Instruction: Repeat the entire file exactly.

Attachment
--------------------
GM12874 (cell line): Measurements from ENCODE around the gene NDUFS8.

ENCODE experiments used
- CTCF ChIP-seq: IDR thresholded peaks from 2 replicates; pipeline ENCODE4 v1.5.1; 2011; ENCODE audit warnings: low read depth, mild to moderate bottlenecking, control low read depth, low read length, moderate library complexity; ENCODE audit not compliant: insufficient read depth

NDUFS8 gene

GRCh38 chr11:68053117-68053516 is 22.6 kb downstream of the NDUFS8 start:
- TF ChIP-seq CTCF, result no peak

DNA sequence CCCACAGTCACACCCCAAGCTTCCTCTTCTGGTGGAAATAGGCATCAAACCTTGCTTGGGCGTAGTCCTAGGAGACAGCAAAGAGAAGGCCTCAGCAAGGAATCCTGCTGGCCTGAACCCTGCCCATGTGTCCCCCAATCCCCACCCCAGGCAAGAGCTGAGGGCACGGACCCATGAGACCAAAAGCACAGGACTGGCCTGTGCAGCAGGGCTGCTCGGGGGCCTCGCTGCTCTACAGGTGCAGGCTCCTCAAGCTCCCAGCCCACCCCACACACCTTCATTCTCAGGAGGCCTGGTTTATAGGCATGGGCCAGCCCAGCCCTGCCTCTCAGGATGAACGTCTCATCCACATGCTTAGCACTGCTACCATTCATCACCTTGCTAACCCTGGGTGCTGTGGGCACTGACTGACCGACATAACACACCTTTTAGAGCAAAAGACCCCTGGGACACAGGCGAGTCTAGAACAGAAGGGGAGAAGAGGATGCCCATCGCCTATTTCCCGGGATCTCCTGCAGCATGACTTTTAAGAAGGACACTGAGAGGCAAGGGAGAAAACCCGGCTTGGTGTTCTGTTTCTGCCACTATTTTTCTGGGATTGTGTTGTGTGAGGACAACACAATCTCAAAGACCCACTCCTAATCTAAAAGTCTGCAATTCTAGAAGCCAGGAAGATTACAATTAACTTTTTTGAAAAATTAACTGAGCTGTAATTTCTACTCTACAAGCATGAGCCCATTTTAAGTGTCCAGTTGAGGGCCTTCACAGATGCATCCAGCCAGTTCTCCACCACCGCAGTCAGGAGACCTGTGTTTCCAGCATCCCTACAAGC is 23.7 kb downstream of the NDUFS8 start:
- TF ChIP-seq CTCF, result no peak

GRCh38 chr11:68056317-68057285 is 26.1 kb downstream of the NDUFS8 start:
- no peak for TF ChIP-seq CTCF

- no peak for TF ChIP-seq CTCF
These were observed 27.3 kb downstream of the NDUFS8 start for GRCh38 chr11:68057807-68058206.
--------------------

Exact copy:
GM12874 (cell line): Measurements from ENCODE around the gene NDUFS8.

ENCODE experiments used
- CTCF ChIP-seq: IDR thresholded peaks from 2 replicates; pipeline ENCODE4 v1.5.1; 2011; ENCODE audit warnings: low read depth, mild to moderate bottlenecking, control low read depth, low read length, moderate library complexity; ENCODE audit not compliant: insufficient read depth

NDUFS8 gene

GRCh38 chr11:68053117-68053516 is 22.6 kb downstream of the NDUFS8 start:
- TF ChIP-seq CTCF, result no peak

DNA sequence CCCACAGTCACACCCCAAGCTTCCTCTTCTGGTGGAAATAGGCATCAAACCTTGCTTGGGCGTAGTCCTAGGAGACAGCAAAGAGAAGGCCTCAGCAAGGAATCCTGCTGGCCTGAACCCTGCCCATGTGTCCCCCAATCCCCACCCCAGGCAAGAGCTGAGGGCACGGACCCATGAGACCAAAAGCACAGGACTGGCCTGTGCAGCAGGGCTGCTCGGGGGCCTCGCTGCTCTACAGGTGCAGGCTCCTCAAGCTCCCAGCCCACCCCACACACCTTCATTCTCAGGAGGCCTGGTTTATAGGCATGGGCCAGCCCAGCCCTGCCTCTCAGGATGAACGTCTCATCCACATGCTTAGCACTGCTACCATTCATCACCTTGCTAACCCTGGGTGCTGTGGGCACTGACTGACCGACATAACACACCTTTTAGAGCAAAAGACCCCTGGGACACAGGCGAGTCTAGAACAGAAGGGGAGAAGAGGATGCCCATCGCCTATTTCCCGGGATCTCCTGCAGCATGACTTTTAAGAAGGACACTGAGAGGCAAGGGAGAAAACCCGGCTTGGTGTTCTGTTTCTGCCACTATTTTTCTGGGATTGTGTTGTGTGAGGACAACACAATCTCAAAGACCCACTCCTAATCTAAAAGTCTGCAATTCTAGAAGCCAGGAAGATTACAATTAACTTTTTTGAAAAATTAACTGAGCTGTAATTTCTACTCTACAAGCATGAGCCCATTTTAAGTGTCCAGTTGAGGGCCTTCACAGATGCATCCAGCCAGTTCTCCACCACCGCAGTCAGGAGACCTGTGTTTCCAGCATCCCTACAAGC is 23.7 kb downstream of the NDUFS8 start:
- TF ChIP-seq CTCF, result no peak

GRCh38 chr11:68056317-68057285 is 26.1 kb downstream of the NDUFS8 start:
- no peak for TF ChIP-seq CTCF

- no peak for TF ChIP-seq CTCF
These were observed 27.3 kb downstream of the NDUFS8 start for GRCh38 chr11:68057807-68058206.